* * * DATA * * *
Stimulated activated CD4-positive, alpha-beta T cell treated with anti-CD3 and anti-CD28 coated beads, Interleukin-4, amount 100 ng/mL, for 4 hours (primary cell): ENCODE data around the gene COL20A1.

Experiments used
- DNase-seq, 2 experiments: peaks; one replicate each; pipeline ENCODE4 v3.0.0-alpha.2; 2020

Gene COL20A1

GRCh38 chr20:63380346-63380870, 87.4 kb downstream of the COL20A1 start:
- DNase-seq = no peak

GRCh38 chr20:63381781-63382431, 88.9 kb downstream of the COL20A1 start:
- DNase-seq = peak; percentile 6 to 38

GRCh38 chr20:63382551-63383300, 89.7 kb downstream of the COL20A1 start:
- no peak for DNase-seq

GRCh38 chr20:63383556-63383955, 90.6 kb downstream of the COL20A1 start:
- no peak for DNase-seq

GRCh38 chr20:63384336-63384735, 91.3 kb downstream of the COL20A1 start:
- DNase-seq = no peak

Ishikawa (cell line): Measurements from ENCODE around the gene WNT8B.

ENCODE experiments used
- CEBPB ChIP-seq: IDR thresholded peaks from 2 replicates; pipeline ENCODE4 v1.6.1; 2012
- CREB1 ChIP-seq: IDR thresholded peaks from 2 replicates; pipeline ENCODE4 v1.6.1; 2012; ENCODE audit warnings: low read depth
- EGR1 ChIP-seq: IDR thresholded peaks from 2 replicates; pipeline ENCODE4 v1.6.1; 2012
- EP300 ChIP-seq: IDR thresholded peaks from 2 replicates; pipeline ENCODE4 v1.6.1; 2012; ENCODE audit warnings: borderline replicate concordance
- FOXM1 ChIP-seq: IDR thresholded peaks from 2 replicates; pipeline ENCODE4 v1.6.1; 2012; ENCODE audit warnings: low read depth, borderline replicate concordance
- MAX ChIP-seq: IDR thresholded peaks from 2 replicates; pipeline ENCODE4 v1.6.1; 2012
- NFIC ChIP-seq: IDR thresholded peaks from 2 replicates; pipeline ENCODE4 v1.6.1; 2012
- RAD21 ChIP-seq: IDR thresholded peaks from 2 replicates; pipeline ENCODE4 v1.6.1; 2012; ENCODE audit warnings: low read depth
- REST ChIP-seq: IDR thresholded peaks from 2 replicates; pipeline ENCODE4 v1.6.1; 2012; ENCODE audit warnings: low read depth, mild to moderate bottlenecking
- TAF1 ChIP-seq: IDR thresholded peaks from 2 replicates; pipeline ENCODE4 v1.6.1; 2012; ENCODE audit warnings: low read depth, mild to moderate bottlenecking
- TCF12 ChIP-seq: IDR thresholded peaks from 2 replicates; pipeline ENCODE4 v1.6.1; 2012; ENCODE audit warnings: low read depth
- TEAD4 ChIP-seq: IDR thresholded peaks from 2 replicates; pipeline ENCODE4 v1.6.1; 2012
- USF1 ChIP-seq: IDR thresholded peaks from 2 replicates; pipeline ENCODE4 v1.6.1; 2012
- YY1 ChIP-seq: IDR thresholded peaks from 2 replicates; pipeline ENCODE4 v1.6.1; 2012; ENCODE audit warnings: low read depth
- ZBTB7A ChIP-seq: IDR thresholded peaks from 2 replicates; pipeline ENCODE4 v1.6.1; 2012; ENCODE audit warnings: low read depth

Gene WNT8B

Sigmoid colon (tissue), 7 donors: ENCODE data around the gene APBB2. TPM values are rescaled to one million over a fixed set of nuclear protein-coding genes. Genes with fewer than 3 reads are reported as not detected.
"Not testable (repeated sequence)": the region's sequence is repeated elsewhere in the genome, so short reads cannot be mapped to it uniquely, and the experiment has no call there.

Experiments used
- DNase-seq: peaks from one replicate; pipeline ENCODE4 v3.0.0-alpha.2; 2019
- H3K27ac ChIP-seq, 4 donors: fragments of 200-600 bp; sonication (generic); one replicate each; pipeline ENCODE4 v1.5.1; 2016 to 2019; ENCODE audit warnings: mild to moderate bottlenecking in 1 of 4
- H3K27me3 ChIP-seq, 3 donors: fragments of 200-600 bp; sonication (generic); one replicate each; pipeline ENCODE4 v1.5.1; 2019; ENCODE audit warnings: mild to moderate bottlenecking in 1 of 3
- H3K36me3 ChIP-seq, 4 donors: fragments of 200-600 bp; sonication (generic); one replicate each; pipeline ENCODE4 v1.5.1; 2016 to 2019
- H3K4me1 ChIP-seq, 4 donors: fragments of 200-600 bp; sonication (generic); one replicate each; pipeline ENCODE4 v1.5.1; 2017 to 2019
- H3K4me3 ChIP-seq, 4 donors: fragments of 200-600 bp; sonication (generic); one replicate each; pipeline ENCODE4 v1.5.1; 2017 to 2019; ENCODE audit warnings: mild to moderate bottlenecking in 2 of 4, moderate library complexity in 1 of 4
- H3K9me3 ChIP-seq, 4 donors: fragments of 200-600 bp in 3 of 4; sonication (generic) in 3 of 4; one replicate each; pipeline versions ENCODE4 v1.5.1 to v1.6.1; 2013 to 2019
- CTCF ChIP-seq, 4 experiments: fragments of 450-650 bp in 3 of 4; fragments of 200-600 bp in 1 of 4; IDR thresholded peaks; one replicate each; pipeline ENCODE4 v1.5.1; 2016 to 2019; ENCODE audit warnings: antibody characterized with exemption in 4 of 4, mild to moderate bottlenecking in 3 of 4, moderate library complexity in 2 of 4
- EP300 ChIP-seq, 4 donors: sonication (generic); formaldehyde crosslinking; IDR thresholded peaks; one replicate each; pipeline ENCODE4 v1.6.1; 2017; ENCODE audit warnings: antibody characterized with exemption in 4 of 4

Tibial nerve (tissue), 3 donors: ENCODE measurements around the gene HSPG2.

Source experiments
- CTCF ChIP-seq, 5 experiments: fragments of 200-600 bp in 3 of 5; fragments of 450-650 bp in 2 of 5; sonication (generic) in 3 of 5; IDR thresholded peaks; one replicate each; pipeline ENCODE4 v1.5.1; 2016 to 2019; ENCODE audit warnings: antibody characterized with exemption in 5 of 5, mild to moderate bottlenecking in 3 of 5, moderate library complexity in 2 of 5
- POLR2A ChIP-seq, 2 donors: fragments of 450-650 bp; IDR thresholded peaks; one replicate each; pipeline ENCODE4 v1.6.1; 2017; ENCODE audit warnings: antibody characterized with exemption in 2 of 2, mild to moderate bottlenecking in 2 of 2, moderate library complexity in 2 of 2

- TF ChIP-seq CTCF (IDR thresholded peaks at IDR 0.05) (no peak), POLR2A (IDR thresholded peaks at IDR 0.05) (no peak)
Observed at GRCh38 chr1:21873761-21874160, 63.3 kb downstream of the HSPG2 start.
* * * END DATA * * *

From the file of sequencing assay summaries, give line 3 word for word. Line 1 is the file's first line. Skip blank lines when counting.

- DNase-seq, 2 experiments: peaks; one replicate each; pipeline ENCODE4 v3.0.0-alpha.2; 2020